Deduction for qualified higher-education expenses You may be entitled to a deduction if you paid qualified higher-education expenses during the year--this includes tuition and fees (for yourself, your spouse, or a dependent) for enrollment in a degree or certificate program at an accredited post-secondary educational institution. The maximum deduction is generally $4,000. Limitations based on adjusted gross income (AGI) apply. Extended through 2016
Deduction for classroom expenses paid by educators If you're an educator, you can claim up to $250 of unreimbursed qualified classroom expenses you paid during the year as an "above-the-line" deduction. Qualifying expenses include the cost of books, most supplies, computer equipment, and supplementary materials used in the classroom. Starting in 2016, qualifying expenses also include qualifying professional development expenses. Teachers, instructors, counselors, principals, and aides for kindergarten through grade 12 are eligible, provided a minimum number of hours are worked during the school year. Made permanent
Deduction for mortgage insurance premiums Premiums paid or accrued for qualified mortgage insurance associated with the acquisition of your main or second home can be treated as deductible qualified residence interest on Schedule A of IRS Form 1040, subject to AGI limitations. Extended through 2016
Discharge of qualified personal residence debt Individuals are able to exclude from gross income the discharge of up to $2 million ($1 million if married filing separately) of qualified principal residence indebtedness--debt incurred in acquiring, constructing, or substantially improving a principal residence. Refinanced qualified principal residence debt that is discharged can also qualify for the exclusion. Extended through 2016
Earned income tax credit Credit percentage is increased for families with three or more qualifying children, and the income threshold phaseout range is increased for married couples filing joint returns. Made permanent
Mass transit benefits The monthly exclusion for employer-provided transit pass and vanpool benefits is set to the same level as the exclusion for employer-provided parking ($255 monthly for 2016). Made permanent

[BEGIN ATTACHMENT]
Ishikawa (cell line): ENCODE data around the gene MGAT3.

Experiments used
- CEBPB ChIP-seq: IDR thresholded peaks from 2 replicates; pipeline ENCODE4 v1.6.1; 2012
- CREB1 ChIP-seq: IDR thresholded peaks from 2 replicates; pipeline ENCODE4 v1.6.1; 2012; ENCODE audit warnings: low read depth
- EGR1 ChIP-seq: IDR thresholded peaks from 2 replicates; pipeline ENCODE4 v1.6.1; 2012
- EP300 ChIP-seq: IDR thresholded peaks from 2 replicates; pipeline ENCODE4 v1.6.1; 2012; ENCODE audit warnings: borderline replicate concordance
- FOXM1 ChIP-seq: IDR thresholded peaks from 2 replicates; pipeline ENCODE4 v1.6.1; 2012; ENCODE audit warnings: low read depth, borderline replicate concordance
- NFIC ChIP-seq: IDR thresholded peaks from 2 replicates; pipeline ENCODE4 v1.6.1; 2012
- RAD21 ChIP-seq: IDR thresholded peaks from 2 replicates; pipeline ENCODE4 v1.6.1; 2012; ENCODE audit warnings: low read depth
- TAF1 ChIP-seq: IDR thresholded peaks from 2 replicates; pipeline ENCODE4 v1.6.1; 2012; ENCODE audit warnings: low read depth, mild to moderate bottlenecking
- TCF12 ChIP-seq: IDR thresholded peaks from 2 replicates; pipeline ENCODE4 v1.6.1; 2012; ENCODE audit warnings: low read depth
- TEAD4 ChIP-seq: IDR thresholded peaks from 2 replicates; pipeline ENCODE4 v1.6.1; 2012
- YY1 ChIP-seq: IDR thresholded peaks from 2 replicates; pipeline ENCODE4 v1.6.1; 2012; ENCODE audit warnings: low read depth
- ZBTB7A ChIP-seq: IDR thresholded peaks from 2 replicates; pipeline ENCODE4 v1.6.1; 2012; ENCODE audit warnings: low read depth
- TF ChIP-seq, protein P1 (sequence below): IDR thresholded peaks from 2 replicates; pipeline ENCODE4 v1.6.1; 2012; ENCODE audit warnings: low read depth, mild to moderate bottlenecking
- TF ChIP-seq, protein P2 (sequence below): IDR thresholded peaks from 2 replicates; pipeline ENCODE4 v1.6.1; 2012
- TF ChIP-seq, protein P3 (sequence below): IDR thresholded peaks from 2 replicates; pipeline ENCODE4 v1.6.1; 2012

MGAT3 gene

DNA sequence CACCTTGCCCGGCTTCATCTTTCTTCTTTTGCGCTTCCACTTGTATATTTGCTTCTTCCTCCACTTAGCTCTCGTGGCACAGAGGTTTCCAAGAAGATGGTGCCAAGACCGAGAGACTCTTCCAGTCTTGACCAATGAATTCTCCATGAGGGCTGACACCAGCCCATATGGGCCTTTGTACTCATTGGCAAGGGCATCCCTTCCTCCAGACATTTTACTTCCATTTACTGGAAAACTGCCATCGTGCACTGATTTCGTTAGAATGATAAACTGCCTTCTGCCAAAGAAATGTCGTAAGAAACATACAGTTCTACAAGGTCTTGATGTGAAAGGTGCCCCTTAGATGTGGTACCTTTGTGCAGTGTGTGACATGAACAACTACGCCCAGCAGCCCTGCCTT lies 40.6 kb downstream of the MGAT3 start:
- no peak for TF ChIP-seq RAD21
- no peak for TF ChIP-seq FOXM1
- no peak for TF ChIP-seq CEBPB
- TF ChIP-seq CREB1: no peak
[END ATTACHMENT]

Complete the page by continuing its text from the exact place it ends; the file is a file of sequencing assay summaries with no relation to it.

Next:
Qualified small-business stock 100% of capital gain from the sale or exchange of qualified small-business stock acquired at original issue during the tax year can be excluded from income provided that certain requirements, including a five-year holding period, are met. Made permanent
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IMPORTANT DISCLOSURES
Securities and Investment Advisory Services offered through KCD Financial,Inc.,MemberFINRA&SIPC. Securities are offered in Maryland,Virginia, Pennsylvania, New Jersey and North Carolina. For the residents of the other states,information provided here is for educational purpose only.

Broadridge Investor Communication Solutions, Inc. does not provide investment, tax, or legal advice. The information presented here is not specific to any individual's personal circumstances.

To the extent that this material concerns tax matters, it is not intended or written to be used, and cannot be used, by a taxpayer for the purpose of avoiding penalties that may be imposed by law. Each taxpayer should seek independent advice from a tax professional based on his or her individual circumstances.

These materials are provided for general information and educational purposes based upon publicly available information from sources believed to be reliable—we cannot assure the accuracy or completeness of these materials. The information in these materials may change at any time and without notice.

This communication is strictly intended for individuals residing in the state(s) of MD, NJ, NC, PA and VA. No offers may be made or accepted from any resident outside the specific states referenced.

Prepared by Broadridge Investor Communication Solutions, Inc. Copyright 2016.



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 *"Securities and Investment Advisory Services offered through KCD Financial, Inc., Member FINRA & SIPC. Securities are offered in Maryland, Virginia, Pennsylvania, New Jersey and North Carolina. For the residents of the other states, information provided here is for educational purpose only."

This communication is strictly intended for individuals residing in the state(s) of MD, NJ, NC, PA and VA. No offers may be made or accepted from any resident outside the specific states referenced.